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Simona Halep upset at Wimbledon; one top-10 woman left after 3 rounds

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Top-ranked Simona Halep became the ninth woman in the top 10 seeds to be upset in the first week of Wimbledon, falling 6-3, 4-6, 7-5 to Hsieh Su-wei of Taiwan in the third round on Saturday.

No. 7 Karolina Pliskova is the only top-10 seed left in the women’s draw heading to the round of 16. The clear favorite is No. 25 seed Serena Williams, seeking her eighth Wimbledon title and first Grand Slam title since Sept. 1 childbirth.

Williams gets fellow mom and Russian qualifier Evgeniya Rodina in the fourth round on Monday and would not play a seed before the semifinals. She is the only Grand Slam singles winner left in the bottom half of the draw.

The top half is headlined by No. 12 Jelena Ostapenko, the 2017 French Open champion, and two-time Grand Slam winner and 11th seed Angelique Kerber, who beat No. 18 Naomi Osaka 6-2, 6-4 on Saturday.

Halep, who won her first Grand Slam at the French Open last month, made the Wimbledon quarterfinals the last two years and the semifinals in 2014.

Rafael Nadal had no such problems, and guaranteed he will stay No. 1 in the men’s rankings as he reached the fourth round with a 6-1, 6-2, 6-4 victory over 19-year-old Australian Alex de Minaur.

Nadal hasn’t dropped a set so far in the tournament. Against de Minaur, he faced only three break points and saved them all, while producing nearly twice as many winners, 30-17.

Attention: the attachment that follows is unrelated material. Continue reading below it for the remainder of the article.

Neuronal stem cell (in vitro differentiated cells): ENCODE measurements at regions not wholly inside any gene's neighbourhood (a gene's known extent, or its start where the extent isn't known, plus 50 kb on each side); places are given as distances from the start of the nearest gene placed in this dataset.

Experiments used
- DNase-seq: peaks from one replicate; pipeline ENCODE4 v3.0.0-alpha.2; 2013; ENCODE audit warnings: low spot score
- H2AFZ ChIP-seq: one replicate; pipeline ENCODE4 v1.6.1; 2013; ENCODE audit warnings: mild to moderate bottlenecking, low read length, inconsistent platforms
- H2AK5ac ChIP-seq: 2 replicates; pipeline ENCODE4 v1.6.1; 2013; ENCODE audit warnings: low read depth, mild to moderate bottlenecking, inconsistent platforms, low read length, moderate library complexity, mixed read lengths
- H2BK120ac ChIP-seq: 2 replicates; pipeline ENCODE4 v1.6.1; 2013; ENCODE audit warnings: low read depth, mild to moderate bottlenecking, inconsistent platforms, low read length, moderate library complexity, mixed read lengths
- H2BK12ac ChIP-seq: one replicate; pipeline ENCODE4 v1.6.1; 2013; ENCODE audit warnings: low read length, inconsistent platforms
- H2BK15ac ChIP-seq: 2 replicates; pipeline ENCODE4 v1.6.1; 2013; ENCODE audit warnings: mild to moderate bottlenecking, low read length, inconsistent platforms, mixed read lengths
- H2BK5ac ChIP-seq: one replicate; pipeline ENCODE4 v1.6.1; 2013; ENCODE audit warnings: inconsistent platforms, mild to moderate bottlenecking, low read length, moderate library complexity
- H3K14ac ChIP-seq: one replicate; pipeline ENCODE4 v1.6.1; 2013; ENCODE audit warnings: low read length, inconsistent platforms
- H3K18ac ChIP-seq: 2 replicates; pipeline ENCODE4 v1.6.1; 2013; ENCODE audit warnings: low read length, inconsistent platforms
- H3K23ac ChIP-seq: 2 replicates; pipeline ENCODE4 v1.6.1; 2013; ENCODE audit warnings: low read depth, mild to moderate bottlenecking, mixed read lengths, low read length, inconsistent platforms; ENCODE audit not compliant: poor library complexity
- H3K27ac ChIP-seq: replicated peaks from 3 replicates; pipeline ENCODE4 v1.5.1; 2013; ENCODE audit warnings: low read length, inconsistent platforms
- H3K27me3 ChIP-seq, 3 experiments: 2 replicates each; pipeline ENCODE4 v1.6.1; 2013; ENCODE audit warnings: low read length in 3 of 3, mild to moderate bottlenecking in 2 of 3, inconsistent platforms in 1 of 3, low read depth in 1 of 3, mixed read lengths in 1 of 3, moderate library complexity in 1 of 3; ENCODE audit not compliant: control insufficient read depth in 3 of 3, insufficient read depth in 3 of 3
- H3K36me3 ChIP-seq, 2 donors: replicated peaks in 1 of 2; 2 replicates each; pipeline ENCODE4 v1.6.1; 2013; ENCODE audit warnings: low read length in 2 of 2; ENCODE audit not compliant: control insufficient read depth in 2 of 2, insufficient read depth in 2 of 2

This is Nadal’s eighth trip to the round of 16 at the All England Club, where he has won two of his 17 Grand Slam titles. A year ago, the Spaniard lost at that stage.

He and Roger Federer have swapped the No. 1 ranking a half-dozen times this season, the most since there were eight changes in 1999.

Fourth seed Alexander Zverev was upset by Latvian qualifier Ernests Gulbis, a former top-10 player, 7-6 (2), 4-6, 5-7, 6-3, 6-0.

Fifth-seeded Juan Martin del Potro and former finalist Milos Raonic advanced.

The Associated Press contributed to this report.

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Swim meet canceled after FINA’s threat to ban athletes

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GENEVA (AP) — Amid growing conflict between swimmers and their world governing body, an international swimming meet was canceled on Thursday after threats to ban athletes who took part seeking better prize money.

The Italian swim federation called off the Dec. 20-21 competition it was organizing in Turin, saying it acted to protect athletes from FINA.

The Turin meet was linked to a proposed International Swimming League, a privately run operation which aims to operate outside FINA’s control and pay higher prize money.

“FINA declared the event ‘non-approved,’ threatening sanctions against the participating athletes,” Italian officials said in a statement.

FINA, based in Lausanne, Switzerland, did not immediately respond to a request for comment.

Some Olympic champions have long criticized FINA, believing swimmers should be better rewarded, have more say in decisions, and could create their own union.